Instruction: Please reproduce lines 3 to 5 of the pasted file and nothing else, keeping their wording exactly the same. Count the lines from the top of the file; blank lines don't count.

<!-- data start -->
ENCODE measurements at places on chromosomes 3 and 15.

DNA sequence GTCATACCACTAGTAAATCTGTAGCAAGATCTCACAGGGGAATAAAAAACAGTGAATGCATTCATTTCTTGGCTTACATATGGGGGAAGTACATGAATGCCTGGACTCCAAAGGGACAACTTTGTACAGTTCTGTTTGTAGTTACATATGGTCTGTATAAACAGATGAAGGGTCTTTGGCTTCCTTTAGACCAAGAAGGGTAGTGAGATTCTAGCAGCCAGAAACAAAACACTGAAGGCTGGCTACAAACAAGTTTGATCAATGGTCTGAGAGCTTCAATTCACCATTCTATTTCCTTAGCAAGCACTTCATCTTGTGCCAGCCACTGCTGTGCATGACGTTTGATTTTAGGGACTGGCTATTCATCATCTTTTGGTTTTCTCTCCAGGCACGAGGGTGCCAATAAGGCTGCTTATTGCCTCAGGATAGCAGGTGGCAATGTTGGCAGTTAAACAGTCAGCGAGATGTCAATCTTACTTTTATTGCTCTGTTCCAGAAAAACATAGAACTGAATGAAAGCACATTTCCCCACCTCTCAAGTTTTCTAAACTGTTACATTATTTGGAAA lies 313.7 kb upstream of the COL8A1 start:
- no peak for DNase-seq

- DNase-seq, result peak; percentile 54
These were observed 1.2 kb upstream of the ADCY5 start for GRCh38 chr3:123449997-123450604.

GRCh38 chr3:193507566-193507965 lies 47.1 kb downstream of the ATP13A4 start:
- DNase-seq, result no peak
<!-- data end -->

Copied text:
- no peak for DNase-seq

- DNase-seq, result peak; percentile 54
These were observed 1.2 kb upstream of the ADCY5 start for GRCh38 chr3:123449997-123450604.